The Hierarchy of Awareness

Sri Aurobindo translates Katha Upanishad, Second Cycle: Third Chapter, Verses 6-8: “The calm soul having comprehended the separateness of the senses and the rising of them and their setting and their separate emergence, puts from him pain and sorrow.  The mind is higher than the senses, and higher than the mind is the genius, and above the genius is the Mighty Spirit, and higher than the Mighty One is the Unmanifested.  But highest above the Unmanifested is the Purusha who pervades all and alone has no sign nor feature.  Mortal man knowing Him is released into immortality.”

A number of Upanishads make the points raised here, albeit with slightly different wording.  The senses constantly send impulses to the brain for processing and attention.  For most people, this means they are constantly reacting to outer things and external events.  Their minds are turned outwards based on attending to the senses.  The “calm soul”, the individual who is centered within, does not allow the senses to dominate his perception of existence.  There are numerous methods for bringing about the change from sense-dominated to inner-centered awareness, which are discussed in the spiritual and psycho-spiritual literature from all around the world.  Patanjali discussed this issue at length in his Yoga Sutras.  Swami Vivekananda in his lectures on Raja Yoga delved deeply into this issue.  Once the linkage between the outer sense impressions and the calm mind has been dissolved, the impressions no longer have the power to create “pain and sorrow”.

The second verse here sets forth a hierarchy of awareness.  People will generally agree that the mind is higher than the senses, as it incorporates all of the input from the senses, which after all, are not independent actors nor decision-making elements, while it coordinates, analyzes, categorizes and responds.  Where the Upanishad goes beyond the mind, however, we are dealing with experiential levels that many people have not consciously experienced, or if experienced, understood.  This is where the Upanishads provide real insight into levels of consciousness that represent the internal shift from the ego-centered individual relying on the mind and the senses, to the divine-based awareness that transcends the ego-consciousness.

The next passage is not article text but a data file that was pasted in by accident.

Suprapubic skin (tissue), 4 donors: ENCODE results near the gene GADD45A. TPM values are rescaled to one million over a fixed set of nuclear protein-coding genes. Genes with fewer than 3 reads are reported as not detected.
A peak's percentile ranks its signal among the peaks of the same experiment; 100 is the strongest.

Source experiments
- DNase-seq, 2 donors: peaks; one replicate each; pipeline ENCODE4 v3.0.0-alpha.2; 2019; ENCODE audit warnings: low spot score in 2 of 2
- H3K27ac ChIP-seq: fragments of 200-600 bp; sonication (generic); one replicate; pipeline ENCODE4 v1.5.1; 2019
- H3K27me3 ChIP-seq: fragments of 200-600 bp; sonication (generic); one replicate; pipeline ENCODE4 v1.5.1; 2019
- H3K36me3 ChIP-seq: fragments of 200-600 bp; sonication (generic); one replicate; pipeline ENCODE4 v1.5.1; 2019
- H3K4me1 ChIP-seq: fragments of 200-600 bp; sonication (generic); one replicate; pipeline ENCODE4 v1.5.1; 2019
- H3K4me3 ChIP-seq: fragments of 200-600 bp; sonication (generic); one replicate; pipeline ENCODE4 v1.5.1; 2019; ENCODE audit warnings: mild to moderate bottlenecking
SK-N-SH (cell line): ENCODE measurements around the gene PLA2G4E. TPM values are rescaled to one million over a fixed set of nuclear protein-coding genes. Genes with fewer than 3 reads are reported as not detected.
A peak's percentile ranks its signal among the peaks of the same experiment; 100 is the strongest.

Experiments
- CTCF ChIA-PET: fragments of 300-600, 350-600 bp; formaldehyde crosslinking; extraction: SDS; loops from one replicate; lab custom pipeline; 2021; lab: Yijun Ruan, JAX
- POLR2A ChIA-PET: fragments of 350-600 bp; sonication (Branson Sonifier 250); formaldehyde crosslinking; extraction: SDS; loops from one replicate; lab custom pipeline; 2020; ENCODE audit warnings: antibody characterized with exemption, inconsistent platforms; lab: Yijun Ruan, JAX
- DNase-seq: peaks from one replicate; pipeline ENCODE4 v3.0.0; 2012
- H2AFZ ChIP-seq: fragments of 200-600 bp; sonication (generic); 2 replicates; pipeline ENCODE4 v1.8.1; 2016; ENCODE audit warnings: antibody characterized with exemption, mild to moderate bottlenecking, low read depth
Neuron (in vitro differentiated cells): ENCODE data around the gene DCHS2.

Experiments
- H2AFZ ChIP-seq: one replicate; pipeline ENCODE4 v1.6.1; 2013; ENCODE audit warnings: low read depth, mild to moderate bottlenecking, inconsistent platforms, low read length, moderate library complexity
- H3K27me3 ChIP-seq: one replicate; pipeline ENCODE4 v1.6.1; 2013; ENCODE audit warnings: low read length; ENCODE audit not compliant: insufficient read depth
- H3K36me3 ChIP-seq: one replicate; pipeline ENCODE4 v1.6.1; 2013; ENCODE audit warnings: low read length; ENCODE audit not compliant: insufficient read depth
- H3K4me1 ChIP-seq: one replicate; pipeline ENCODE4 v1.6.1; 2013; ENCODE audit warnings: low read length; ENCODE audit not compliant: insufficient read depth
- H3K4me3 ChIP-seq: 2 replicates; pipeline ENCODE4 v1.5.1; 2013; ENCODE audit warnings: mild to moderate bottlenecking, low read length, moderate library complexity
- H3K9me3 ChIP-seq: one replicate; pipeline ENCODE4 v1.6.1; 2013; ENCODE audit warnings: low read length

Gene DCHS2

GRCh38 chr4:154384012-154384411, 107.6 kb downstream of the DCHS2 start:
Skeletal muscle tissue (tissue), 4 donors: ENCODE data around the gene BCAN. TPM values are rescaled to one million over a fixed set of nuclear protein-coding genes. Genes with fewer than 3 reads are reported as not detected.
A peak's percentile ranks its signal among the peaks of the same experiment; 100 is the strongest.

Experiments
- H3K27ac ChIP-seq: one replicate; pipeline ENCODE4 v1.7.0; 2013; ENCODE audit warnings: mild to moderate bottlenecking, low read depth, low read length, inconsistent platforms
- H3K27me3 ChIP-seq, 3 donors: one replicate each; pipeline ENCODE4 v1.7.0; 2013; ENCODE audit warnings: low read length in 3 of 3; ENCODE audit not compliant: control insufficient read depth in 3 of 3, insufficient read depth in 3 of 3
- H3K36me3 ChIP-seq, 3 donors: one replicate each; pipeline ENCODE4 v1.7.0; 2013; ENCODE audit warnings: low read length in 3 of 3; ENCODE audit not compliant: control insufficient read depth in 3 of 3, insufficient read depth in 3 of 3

The first step beyond is what Sri Aurobindo translates as “the genius”.  This is a translation of the terminology “sattvam uttamam”, which could also be literally translated as supreme clarity or light.  Other Upanishads use terminology such as “vijnana” for this next stage of awareness, which generally can be translated to mean, “Knowledge Consciousness” or Reasoning Intelligence.  Beyond this stage is the “Mighty Spirit” which is a translation of the term “mahat” .  In this case, the awareness goes beyond the individual to a wide, and vast consciousness that encompasses the universal creation, and in which, when the attention is turned in a particular direction, anything can be known, not through sense perception or analytical function of the mind, but directly.  Beyond this stage is the “Unmanifest” the Akshara Purusha, which is the goal of those who renounce all commerce with the life of the world and the action of the senses.  Beyond this is the Supreme Purusha, which the Bhagavad Gita calls the “Purushottama”, which encompasses both the unmanifest and the manifest within its one, omnipresent, reality.

Sri Aurobindo, The Upanishads, Katha Upanishad, pp. 213-241, and Kapali Sastry, Lights on the Upanishads, pp.  104-129

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